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Gospel Goes Classical

  • reviewed by Andree Farias Copyright Christianity Today International
  • 2006 1 Sep
Gospel Goes Classical
Sounds like … a combination of orchestral pop, show tunes, and some gospel, as if CeCe Winans were suddenly doing her own version of a gospel-themed Broadway showAt a glance … this set isn't as grand and majestic as it's cracked up to be, but it's an interesting experiment that works on some levelsTrack ListingDisc One: Ride On, King Jesus One Night with the King To Be Kept by Jesus (Psalm 121) To Be Kept by Jesus (reprise) Falling in Love with Jesus We Need You Lord I Need You to Survive I Need You to Survive (reprise)Disc Two: Don't You Worry Love Never Fails The Spirit of Worship (spoken word) We Worship You I Don't Mind Waiting (spoken word) I Don't Mind Waiting

Juanita Bynum is one hard working woman. Whether you're visiting your local Wal-Mart, flipping through the channels, or shopping at your favorite Christian bookstore, you're likely to come across one of her products, which include bestselling books, television programs, and recorded music. When it comes to the latter, she's now something of a superstar, since her previous album, A Piece of My Passion, became one of the fastest-selling discs in the history of gospel music.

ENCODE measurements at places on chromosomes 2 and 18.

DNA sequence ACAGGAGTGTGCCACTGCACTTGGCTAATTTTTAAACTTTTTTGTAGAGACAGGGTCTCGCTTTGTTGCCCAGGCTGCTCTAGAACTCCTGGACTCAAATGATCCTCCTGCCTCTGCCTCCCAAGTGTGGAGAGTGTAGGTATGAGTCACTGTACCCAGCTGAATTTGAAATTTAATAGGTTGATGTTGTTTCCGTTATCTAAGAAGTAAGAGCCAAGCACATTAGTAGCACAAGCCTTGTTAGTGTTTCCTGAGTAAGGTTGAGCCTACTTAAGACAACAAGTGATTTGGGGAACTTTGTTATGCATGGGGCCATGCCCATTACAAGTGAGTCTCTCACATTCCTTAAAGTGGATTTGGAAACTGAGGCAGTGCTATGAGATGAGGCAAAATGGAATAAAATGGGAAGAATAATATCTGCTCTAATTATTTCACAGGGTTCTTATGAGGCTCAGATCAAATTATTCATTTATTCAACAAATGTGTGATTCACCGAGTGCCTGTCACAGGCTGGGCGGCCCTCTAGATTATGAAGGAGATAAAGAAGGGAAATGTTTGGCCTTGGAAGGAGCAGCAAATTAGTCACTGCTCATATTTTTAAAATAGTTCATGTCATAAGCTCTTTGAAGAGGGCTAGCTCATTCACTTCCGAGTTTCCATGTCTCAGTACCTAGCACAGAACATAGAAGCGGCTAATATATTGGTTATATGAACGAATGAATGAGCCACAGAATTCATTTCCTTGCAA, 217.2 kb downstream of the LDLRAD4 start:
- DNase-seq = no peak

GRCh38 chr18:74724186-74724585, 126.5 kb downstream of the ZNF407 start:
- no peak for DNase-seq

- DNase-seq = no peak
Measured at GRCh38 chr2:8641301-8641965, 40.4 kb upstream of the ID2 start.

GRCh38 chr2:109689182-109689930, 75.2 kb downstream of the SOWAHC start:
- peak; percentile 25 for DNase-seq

Without missing a beat—she's since also issued a Christmas album—she teamed up with South African R&B/jazz sensation Jonathan Butler to record Gospel Goes Classical, an interesting project that combines the worlds of contemporary gospel and classical music into a two-disc set. Recorded live at the University of Alabama at Birmingham, the bundle does a good job doing justice to its title, pairing a gospel band, an orchestra, and a choir to create a fanciful gospel/classical hybrid.

Bynum and Butler both take turns at the microphone—they only collaborate in "I Don't Mind Waiting"—offering songs that don't deviate much from what they do best: Bynum goes the orchestral pop route, with songs that brim with symphonic grandeur ("One Night with the King," "We Worship You"). Butler, on the other hand, is a bit more soulful and celebratory ("We Need You Lord," "Don't You Worry"), but still careful not to overstep the elegant, self-contained limits of the recording.

Where Gospel Goes Classical loses points is in the things it shouldn't have done. For one, it's unclear what possessed the singers to record a double album, as the entire evening gala could've fit snugly onto a single disc. This is aggravated by Bynum's televangelist tendencies, which come out during two spoken-word segments in the second disc. There's also a silly intro number that sounds like a Disney instrumental, but that's just a testament to the novel, first-in-its-kind nature of this effort.

© Andree Farias, subject to licensing agreement with Christianity Today International. All rights reserved. Click for reprint information.